An interesting new amendment to the supply rules gives manufacturers the ability to choose the change-out mileage for the four approved motors. It’s a twist on previous rules where a hard minimum mileage number was required to be met before fresh motors could be installed without penalty.

With four engines and 10,000 miles to cover, Chevy and Honda are now empowered to tell IndyCar when they want to pull a motor from an entry, and if it’s at 2000 miles, for example, the three remaining engines will have to satisfy the 8000 miles left to cover to avoid being in breach of the 10,000-mile expectation.

In reality, both brands will look to divide the 10,000 miles evenly across the four approved engines, but the rules tweak does allow the ability to make a change slightly early if desired by Chevy or Honda. On many occasions in the past, teams have entered a weekend with a bare minimum of miles to complete before an engine is due, but the rules have forced those teams to turn laps simply to comply with the change-out mileage rule. Starting in 2020, Chevy and Honda can name their own change-out mileage number, affording teams a chance to avoid completing unnecessary miles, and performing a motor change during the event.

The shift to assigning penalties only after the four approved engines have been used should push the arrival of those penalties into the latter part of the season. Provided losing the six or nine starting positions is enough of a concern, the looming penalties could also act as a deterrent from going beyond four motors, barring engine failure.

It’s a welcome change from the grid penalty system used by IndyCar from 2012-2013, where every engine change prior to the mileage limit was deemed unapproved and came with a 10-spot penalty.

IndyCar regularly confused its fans by shuffling the starting grid based on engine-change penalties, and while it will return at some point in the season, the new take on the old rule will avoid making grid penalties a topic of conversation at every round.

As described by IndyCar’s former leadership team, the driver grid penalty system implemented in 2012 was designed to keep manufacturers from spending too much money on their engine programs by producing high-power, short-lived motors. At the most heated periods in the CART IndyCar Series’ engine wars, costs went unchecked and motors were often changed at the end of each day, if not between sessions.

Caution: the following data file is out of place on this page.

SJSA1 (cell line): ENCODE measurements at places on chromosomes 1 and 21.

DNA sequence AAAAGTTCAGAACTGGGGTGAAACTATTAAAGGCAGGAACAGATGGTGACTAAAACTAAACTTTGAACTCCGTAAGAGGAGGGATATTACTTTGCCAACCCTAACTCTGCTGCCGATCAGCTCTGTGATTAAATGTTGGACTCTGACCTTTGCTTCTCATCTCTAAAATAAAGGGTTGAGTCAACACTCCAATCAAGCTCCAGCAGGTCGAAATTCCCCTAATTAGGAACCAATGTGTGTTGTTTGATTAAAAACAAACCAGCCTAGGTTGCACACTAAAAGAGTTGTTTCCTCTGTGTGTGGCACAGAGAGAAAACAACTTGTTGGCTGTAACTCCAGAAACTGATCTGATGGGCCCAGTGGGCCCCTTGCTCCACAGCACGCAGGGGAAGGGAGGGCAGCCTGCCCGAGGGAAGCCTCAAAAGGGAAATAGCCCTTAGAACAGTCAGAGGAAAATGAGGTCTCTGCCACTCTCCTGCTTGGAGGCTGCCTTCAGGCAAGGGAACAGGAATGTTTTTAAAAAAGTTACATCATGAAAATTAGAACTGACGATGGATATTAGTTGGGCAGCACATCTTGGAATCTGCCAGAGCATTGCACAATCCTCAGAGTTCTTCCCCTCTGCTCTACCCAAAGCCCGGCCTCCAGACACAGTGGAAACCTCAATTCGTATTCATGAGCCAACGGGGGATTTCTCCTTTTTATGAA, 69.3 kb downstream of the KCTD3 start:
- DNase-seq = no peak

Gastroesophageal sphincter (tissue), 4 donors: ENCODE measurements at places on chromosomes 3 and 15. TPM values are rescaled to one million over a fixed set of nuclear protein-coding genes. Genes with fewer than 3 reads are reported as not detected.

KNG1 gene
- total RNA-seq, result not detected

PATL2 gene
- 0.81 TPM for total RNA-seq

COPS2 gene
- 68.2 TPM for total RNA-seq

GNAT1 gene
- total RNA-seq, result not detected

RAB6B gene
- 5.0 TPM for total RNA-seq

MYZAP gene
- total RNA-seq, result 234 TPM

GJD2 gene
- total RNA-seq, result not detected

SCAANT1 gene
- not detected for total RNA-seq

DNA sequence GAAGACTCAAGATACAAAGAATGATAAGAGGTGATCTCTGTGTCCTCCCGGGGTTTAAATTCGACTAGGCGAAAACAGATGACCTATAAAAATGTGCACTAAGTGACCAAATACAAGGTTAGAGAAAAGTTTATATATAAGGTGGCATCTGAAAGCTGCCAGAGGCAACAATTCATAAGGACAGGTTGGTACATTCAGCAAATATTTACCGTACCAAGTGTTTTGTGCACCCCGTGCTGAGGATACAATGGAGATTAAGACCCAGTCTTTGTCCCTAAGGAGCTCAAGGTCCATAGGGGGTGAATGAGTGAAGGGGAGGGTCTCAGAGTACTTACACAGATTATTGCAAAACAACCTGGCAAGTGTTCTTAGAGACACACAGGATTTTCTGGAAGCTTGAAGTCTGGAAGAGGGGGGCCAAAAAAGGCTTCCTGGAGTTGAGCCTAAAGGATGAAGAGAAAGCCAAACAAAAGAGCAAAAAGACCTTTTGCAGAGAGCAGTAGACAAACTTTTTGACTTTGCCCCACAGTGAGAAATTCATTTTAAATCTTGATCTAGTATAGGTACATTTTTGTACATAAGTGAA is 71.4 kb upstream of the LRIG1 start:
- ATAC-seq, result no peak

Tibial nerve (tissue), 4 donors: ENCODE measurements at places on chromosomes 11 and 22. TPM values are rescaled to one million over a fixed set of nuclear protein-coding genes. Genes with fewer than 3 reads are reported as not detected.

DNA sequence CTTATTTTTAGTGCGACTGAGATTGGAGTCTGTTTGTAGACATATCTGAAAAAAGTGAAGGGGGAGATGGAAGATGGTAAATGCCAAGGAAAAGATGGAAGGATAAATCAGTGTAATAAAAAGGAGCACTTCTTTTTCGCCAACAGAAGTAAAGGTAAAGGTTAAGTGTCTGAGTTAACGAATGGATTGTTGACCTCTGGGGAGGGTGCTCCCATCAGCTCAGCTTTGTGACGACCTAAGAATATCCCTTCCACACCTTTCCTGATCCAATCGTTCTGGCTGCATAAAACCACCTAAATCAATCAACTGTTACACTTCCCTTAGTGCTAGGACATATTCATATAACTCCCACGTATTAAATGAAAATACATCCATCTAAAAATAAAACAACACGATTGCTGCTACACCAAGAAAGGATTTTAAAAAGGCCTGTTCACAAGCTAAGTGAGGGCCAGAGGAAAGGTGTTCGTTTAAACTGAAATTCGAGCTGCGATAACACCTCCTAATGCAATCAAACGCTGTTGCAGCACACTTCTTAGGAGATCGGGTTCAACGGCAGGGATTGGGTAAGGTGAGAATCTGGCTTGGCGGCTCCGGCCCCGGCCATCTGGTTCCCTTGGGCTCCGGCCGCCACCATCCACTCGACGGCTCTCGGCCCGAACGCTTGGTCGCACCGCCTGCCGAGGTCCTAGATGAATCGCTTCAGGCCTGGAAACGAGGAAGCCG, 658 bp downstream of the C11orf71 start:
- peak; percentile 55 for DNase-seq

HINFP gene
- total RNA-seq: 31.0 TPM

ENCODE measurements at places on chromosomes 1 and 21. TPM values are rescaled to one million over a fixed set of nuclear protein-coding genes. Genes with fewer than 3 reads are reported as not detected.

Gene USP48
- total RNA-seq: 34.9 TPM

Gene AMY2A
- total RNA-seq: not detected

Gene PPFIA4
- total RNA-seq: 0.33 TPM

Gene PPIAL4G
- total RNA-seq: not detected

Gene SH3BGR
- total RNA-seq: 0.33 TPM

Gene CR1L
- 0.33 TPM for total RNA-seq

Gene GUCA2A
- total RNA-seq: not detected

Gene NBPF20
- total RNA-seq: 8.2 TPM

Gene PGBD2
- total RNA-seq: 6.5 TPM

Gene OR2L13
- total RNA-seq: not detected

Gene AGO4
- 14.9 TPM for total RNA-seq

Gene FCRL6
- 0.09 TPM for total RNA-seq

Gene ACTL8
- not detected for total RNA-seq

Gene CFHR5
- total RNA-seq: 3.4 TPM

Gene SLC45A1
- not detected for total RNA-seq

To corral manufacturers in the 2.2-liter V6 turbo era, Chevy, Honda, and Lotus agreed to the grid penalty system which jumbled the starting grids and deducted points from the manufacturers’ championship. Once the grid penalties were abandoned for 2014, the manufacturers bore the brunt of the pain. From 2012-2017, Chevy went unbeaten in the manufacturers’ contest; Honda scored its first in 2018 and narrowly repeated last year.

Reigning IndyCar champion Josef Newgarden used six engines in 2019 which, under the new rules, would have presented the Team Penske Chevy driver a longer distance to travel in two races last season. His closest rival for the majority of the season, Andretti Autosport’s Alexander Rossi, went to a fifth Honda motor entering the last three races, and would have been impacted as well if the rule had been in place.

“If you look back, many of those fifth engine changes have not been because of actual blow ups throughout the season,” Sansum said. “They’ve been for mostly other reasons. There were some instances where people went to a second engine early last year. I think there was two blow ups at St. Petersburg, and it was almost inevitable that they would go through a fifth at that point.

“You could argue if you’d have stretched the mileage a little bit on the next three engines, you could have still done it on four, but of course you’d be having to give up performance. And that’s the thing, that performance and reliability are intrinsically linked. So, the push for it really is, ‘Hey, I can have a little bit more. I can push this one a little bit harder if I have more than four engines.’ That’s where it’s been trending towards.”

This story has been updated since it was originally published to include  quotes.